Open Access

Kallmann syndrome with FGFR1 and KAL1 mutations detected during fetal life

  • Julie Sarfati1, 3, 4,
  • Claire Bouvattier1, 3, 6,
  • Hélène Bry-Gauillard3, 4,
  • Alejandra Cartes3, 4,
  • Jérôme Bouligand1, 2, 3, 5 and
  • Jacques Young1, 2, 3, 4Email author
Orphanet Journal of Rare Diseases201510:71

https://doi.org/10.1186/s13023-015-0287-9

Received: 23 February 2015

Accepted: 20 May 2015

Published: 9 June 2015

Abstract

Kallmann syndrome (KS) patients carrying FGFR1 mutations can transmit the disorder to their offspring as can asymptomatic female carriers of mutations in KAL1. We describe for the first time two cases in which KS was suspected during fetal life because of the family context and malformation detection by fetal ultrasound: syndactyly or unilateral renal agenesis in subjects with respectively FGFR1 and KAL1 mutations. In relevant family history, ultrasound monitoring can detect KS associated signs before birth and thus enable neonatal diagnosis and early management. These observations also underline the importance of genetic counselling for patients who may transmit KS to their offspring.

Keywords

Congenital hypogonadotropic hypogonadism Kallmann Syndactyly Kidney agenesis Prenatal diagnosis FGFR1 KAL1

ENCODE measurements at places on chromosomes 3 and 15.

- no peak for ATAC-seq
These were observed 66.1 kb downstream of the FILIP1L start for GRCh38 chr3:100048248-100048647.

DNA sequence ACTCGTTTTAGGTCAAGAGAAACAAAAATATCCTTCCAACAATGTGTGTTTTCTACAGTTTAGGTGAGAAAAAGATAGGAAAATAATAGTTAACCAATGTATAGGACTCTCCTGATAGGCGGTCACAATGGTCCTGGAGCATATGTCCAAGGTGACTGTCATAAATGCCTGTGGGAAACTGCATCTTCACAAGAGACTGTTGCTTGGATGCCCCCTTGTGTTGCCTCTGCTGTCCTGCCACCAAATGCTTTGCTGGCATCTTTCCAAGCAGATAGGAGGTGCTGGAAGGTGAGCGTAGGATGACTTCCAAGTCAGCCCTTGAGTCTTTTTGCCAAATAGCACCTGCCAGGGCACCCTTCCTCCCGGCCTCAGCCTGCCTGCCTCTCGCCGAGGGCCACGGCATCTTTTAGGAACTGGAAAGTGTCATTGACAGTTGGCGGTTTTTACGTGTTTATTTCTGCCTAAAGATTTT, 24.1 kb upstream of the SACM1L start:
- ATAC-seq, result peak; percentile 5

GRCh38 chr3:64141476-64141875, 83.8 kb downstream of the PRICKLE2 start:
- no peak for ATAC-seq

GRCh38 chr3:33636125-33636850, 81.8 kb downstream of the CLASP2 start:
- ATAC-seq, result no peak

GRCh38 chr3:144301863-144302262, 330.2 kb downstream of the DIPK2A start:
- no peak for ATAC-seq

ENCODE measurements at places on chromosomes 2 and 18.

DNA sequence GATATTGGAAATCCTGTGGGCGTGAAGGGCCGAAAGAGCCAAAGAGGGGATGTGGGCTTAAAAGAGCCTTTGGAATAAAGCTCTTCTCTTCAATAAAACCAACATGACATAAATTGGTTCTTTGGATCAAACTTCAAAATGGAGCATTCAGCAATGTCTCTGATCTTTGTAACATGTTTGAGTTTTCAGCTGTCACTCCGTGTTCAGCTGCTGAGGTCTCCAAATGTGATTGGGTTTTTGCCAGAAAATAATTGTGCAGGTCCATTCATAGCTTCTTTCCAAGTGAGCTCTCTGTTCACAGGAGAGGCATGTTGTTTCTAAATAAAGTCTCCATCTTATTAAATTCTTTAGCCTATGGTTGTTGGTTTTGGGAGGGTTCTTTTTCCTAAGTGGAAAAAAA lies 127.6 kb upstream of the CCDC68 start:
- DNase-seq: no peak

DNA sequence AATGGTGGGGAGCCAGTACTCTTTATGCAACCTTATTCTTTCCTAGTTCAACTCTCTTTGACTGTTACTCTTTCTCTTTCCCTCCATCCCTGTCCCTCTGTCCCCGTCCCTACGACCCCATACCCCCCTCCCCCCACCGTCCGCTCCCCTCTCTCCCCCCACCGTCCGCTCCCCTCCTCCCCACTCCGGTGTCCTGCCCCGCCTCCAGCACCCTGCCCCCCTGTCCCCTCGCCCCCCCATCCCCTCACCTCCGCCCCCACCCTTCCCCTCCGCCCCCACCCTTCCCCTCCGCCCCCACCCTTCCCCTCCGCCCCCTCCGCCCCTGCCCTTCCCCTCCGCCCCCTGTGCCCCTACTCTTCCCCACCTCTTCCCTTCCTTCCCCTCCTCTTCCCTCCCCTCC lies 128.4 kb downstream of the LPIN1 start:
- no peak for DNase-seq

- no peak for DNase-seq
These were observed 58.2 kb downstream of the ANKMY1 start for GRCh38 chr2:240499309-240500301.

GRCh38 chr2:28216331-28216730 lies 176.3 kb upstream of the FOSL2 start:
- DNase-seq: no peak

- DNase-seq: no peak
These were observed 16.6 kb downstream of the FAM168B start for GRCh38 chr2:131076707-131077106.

Introduction

Kallmann syndrome (KS; MIM 308700, 147950,244200, 610628, 612370, 612702) is a rare disease characterized by congenital hypogonadotropic hypogonadism (CHH) and an altered sense of smell in both genders [13]. KS results from abnormal neural development affecting both the olfactory tracts and GnRH neuron migration. The genetics of KS is complex [13]: more than 15 genes have been linked to the disease, with several modes of transmissions [416]. Monogenic forms with X-linked, autosomal dominant and autosomal recessive transmission have been identified [27]. Digenic and oligogenic forms with less clear modes of transmission were described more recently [2, 3]. The X-linked form is due to mutations in KAL1 (Kallmann syndrome 1), the first responsible gene to be discovered [4, 5], presently called ANOS1 (HUGO nomenclature). In this genetic form, females do not generally develop KS [4, 17] but carry KAL1 mutation in the heterozygous state [18]. KS patients with KAL1 mutations may have a variety of associated disorders of a neurological or urogenital nature [2, 19], the most frequent being mirror movements, renal anomalies (unilateral or bilateral agenesis, horseshoe kidney) [20] and neurogenic deafness [2, 19, 21]. The second KS responsible gene to be identified was FGFR1 (Fibroblast Growth Factor Receptor 1); loss-of-function mutations of this gene cause a form of KS with autosomal dominant transmission [6, 17, 21]. Other disorders frequently associated with this latter form include midline anomalies (cleft lip or palate) [2, 6, 21, 22], skeletal anomalies of the hands or feet [23, 24], dental abnormalities [6, 25], and deafness [6, 21]. Infertility in men and women with KS can be corrected by gonadotropin administration to induce spermatogenesis [26] or ovulation [27, 28]. Given the success of these treatments, there is a growing need for genetic counselling [1, 2, 29, 30]. In addition, early diagnosis of KS would enable more timely management of affected newborns [31].